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The Charlotte Jewish news. (Charlotte, N.C.) 19??-current, January 01, 1986, Image 1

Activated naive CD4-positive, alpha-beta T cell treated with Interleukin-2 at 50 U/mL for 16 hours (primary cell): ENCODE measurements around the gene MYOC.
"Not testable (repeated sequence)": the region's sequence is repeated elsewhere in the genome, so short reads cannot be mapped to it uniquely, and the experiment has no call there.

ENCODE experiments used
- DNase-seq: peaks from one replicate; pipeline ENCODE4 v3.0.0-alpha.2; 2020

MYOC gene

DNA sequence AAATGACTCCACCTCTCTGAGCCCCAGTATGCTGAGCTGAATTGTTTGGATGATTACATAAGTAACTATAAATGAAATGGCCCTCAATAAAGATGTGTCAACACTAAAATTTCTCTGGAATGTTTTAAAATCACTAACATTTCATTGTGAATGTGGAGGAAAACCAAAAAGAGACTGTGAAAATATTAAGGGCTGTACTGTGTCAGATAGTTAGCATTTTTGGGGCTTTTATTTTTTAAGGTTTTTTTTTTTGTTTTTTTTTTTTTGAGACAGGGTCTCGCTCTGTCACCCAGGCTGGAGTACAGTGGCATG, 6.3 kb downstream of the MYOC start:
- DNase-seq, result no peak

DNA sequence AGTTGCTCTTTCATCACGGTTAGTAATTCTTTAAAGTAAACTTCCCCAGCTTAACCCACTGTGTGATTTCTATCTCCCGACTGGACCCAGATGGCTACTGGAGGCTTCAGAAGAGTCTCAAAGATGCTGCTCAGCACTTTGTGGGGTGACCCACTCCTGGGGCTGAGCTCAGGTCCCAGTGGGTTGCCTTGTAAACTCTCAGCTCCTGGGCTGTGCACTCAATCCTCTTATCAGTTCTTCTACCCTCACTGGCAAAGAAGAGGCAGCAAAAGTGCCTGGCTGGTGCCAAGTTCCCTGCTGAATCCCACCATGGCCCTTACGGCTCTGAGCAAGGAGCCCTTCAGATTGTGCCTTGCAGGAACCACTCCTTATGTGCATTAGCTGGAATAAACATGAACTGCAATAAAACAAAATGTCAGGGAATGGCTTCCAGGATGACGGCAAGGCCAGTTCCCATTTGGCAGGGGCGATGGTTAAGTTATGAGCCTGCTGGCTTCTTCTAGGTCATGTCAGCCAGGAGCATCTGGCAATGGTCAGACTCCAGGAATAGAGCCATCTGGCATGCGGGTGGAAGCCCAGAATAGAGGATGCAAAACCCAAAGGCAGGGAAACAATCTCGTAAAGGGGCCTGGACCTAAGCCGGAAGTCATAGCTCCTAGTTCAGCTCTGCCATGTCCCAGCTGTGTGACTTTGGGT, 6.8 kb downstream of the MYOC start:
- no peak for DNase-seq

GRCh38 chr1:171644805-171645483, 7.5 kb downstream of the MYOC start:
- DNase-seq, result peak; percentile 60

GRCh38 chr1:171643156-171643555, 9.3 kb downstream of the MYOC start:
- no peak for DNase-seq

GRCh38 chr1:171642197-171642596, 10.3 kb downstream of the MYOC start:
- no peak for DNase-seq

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In The News Book Review 18 Lubavitch ...9-12 Bulletin Board.... 16-17 Social Service 3 Calendar 19 This 'n That 14 Editorials 2 Women's Division.... 6-7 JCC 8 World Beat 4 Address Correction Requested Non-Profit Organization BULK RATE U.S. Postage PAID Charlotte, N.C. Permit No. 1208 The Chgirlotte DEWISH«NEWS Vol. 8 IMo. 1 Charlotte, North Carolina January, 1986 Temples ^^Stretch Out Arms** To Unaffiliates Charles Goodall (L) presenting the 1985 Charles Goodall Award for in novative and model programming in small cities (our Outreach program) to Ruth Goldberg, Federation Outreach Chair, and Marvin Bienstock, Charlotte Federation Executive Director, at recent CJF-GA in Washington, Charlotte's three temples, Beth El, Beth Shalom £md Israel, have jointly agreed by unanimous Board approval to offer 6 months free member ship in the Temple of their choice to every unaffiliated member of the Jewish com munity. These 6-month memberships will begin in January and run through June. “You are personally wanted and very welcome!” This is the phrase which opens the letters already received by the 800 in dividuals who are part of the Charlotte Jewish community but not current members in any of the Temples. The letter, sent over the signatures of Sally Schrader, Mike Simon and Bill Ashen- dorf, goes on to explain the reason for this unusual offer: “We want the opportunity to show you, up close £md per sonally, how good it will feel to be a part of emy one of our ‘ex tended families.’ “We know we C£m help you meet others your own age and add to your social oppor tunities. Each of our Temples has planned progrsmis and ac tivities that relate Judaism to our daily concerns and issues. And, if you are among the vast majority of Jews who never received or never retained much basic Jewish knowledge, we have arranged to help fill the gaps without embarrass ing either you or ourselves.” Ruth Goldberg, chair of the Federation Outreach Conmiit- tee, and Bill Ashendorf, representing the Foundation, agree that this latest effort is extremely worthwhile on m£iny levels. “In planning outreach for the unaffiliated,” says Goldberg, “The Temples have enhanced their programs and their outreach among their current members. Our study showed a real need across both member and non-member lines for social opportunities, for feeling welcome and wanted and for Jewish knowledge. The amount of work which has gone into turning these needs into responsive programs will benefit everyone for years to come.” Supplemental plans are under way to assist those unaffiliated children who take advantage of this 6-month of- D.C. fer and need to be helped with their Jewish education. Because of the costs for teachers and materials, a reasonable charge will be made for these special programs. The letter concludes, “One (cont’d on page 14) Celebrating Chanukah in the Oval Office: A delegation of Lubavitch Rabbis present President Ronald Reagan with a Chanukah Menorah as a symbol of religious freedom practiced in the U.S. President Reagan expressed his admiration for the educa tional work of Lubavitch and their sponsoring the National Menorah at LaFayette Park. Rabbis (L to R): Abraham Shemtov (Mariashi Groner’s uncle from Philadelphia); Moshe Herson (N.J.); Yossi Groner (Charlotte). See pgs. 9-12 for special story on Lubavitch. photo/API Super Sunday Surges To $54,000 In an all time record high, 70 volunteers raced past their goal of $50,000 to reach $54,000. That represented $15,400 more than the same individuals gave in the 1985 campaign. That’s a whopping 39% increase. It wasn’t just that the same people gave more dollars. There were 100 first time givers! That brought the total number of Super Sunday con tributors to 712! . The four cochairs, Lfirry Gerber, Dayle Jaffa, Frank and Wendy Rosen, were especially proud of the fact that the volunteer callers un covered 29 individuals who were in need of assistance by the Federation Social Services. All 29 have been contacted. “We teach all our volunteers to listen for problems,” said Wendy Rosen. “When they hear someone say they are out of work or ill, then it is our job to find out how we can help.” Larry Gerber added, “We don’t realize how many members of our Jewish com munity are in difficulty. Super Sunday, this year, resulted in twice as many referrals for help as in the past.” Among the 29 people, three were in severe fincuieial dif Winners o£ ^Colossal Contest’ Announced Aljin Blumenthal, chair of the Special Events Steering Com mittee of the Foundation, has announced the winners in the Foundation’s Colossal Contest on the theme “What Shalom Park Means to Me." The winners of the two first prizes, balloon trips over Charlotte, are Wilma Asrael and Sara Seiferheld. Mrs. Asrael’s sculptures portrayed four different individuals each holding a Jewish symbol. Ms. Seiferheld submitted a diorama showing Israeli folk dancers and tennis players. Ms. Seiferheld is 8-years-old and a student at the Hebrew Academy. The diorama was accompanied by the following poem: Shalom Park is the place to be, where the birds are flying free Look up in the great blue sky, see the wind flashing by Hebrew knowledge spreads around, see the flowers in the ground I hope the world will be this way, maybe tomorrow, maybe today. Second plac*^ prize winners of $54 each went to Vickie Neumann, a Beth El teacher, for her watercolor impression of the meaning of Shalom Park and to Sloane Muller and Debbie Massachi of the Hebrew Academy for their unique “computer” with the following message: Shalom Park should be a very special landmark Where the doves Gy in the sky and the Hebrew knowledge is very high I These sculptures by Wilma Asrael received first place award in adult division. Where the children say things very sweet And the classwork and homework are very neat. We’re alive...we’re alive...WE’RE FREEH WE’RE JEWS — FREE JEWS!! Third pla% prizes of $36 each were awarded to Lenora S. Stein for her “Modem Midrash for Our Charlotte Jewish Communi ty _ The Thirteenth Tribe” and to Florie Straz for her string art creation. All the entries submitted will be displayed at the opening of the Jewish Education and Community Center at Shalom Park. ficulty, nine were unemployed, 13 were dealing with illness and medical bills, two were seniors on sub-standard in come and one was seeking medical advice. “In each instance we have offered to provide counseling, to refer people to available resources and to obtain the in formation and assistance in planning to get their lives together and moving ahead,” said Adrienne Rosenberg, Social Services Director. But, if Super Sunday un covered problems, it also un covered solutions. In one in stance, the individual receiv ing the call told the volunteer that last year he had been unable to give because he was unemployed. He had received counseling and support from Socigd Services which he real ly valued. He was now fully employed and willingly pledg ed $1000. Early in the day, one volunteer made a call that set the tone for success. He called a man whose 1985 pledge was $250. When he asked him to consider increasing to $375 he heard, “I don’t agree to that, I want to give $1000 and I want you to be sure and call my wife for her pledge.” The volunteer passed on that information and the wife was called immediately. She also pledged $1000. The check for payment in full arrived Wednesday morning. Super Sunday 198(B was that kind of day — a day in keep ing with the future of our Jewish community — bright, upbeat and very successful. (See photos and names of volunteers on page 13.)